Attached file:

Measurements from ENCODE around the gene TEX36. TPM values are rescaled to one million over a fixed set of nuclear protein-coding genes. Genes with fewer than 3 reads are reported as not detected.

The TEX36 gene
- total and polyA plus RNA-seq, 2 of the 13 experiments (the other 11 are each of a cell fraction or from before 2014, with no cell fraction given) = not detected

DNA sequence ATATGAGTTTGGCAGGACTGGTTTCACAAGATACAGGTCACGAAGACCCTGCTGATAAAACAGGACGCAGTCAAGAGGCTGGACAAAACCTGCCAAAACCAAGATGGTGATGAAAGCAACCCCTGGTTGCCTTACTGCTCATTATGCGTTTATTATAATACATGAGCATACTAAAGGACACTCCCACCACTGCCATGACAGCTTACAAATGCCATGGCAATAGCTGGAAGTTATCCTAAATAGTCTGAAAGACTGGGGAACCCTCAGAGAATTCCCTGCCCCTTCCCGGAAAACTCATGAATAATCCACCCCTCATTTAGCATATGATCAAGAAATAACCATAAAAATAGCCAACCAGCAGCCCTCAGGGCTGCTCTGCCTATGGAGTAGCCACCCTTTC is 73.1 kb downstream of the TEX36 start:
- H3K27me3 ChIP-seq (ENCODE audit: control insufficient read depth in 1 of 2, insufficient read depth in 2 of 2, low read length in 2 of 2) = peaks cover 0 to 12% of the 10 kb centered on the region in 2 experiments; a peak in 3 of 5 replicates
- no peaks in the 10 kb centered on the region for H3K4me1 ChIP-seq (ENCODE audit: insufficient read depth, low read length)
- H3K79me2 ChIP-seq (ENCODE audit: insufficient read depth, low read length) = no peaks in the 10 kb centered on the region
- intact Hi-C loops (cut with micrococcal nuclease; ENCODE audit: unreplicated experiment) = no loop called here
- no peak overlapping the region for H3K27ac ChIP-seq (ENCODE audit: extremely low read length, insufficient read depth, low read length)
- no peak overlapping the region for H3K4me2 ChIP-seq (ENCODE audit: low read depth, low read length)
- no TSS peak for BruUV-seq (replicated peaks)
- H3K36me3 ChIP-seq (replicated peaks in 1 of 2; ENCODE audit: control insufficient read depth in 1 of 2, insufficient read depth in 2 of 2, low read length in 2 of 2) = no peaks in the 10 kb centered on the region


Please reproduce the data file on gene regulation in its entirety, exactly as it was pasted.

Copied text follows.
Measurements from ENCODE around the gene TEX36. TPM values are rescaled to one million over a fixed set of nuclear protein-coding genes. Genes with fewer than 3 reads are reported as not detected.

The TEX36 gene
- total and polyA plus RNA-seq, 2 of the 13 experiments (the other 11 are each of a cell fraction or from before 2014, with no cell fraction given) = not detected

DNA sequence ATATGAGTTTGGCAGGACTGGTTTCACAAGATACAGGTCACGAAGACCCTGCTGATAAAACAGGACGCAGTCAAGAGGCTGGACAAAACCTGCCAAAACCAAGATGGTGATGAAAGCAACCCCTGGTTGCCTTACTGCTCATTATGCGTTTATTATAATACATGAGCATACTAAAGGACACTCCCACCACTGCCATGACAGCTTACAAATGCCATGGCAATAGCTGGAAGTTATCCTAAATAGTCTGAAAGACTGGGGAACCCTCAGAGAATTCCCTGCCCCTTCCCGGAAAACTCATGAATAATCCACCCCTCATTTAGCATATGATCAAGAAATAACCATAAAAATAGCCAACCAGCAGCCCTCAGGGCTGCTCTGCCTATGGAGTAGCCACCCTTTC is 73.1 kb downstream of the TEX36 start:
- H3K27me3 ChIP-seq (ENCODE audit: control insufficient read depth in 1 of 2, insufficient read depth in 2 of 2, low read length in 2 of 2) = peaks cover 0 to 12% of the 10 kb centered on the region in 2 experiments; a peak in 3 of 5 replicates
- no peaks in the 10 kb centered on the region for H3K4me1 ChIP-seq (ENCODE audit: insufficient read depth, low read length)
- H3K79me2 ChIP-seq (ENCODE audit: insufficient read depth, low read length) = no peaks in the 10 kb centered on the region
- intact Hi-C loops (cut with micrococcal nuclease; ENCODE audit: unreplicated experiment) = no loop called here
- no peak overlapping the region for H3K27ac ChIP-seq (ENCODE audit: extremely low read length, insufficient read depth, low read length)
- no peak overlapping the region for H3K4me2 ChIP-seq (ENCODE audit: low read depth, low read length)
- no TSS peak for BruUV-seq (replicated peaks)
- H3K36me3 ChIP-seq (replicated peaks in 1 of 2; ENCODE audit: control insufficient read depth in 1 of 2, insufficient read depth in 2 of 2, low read length in 2 of 2) = no peaks in the 10 kb centered on the region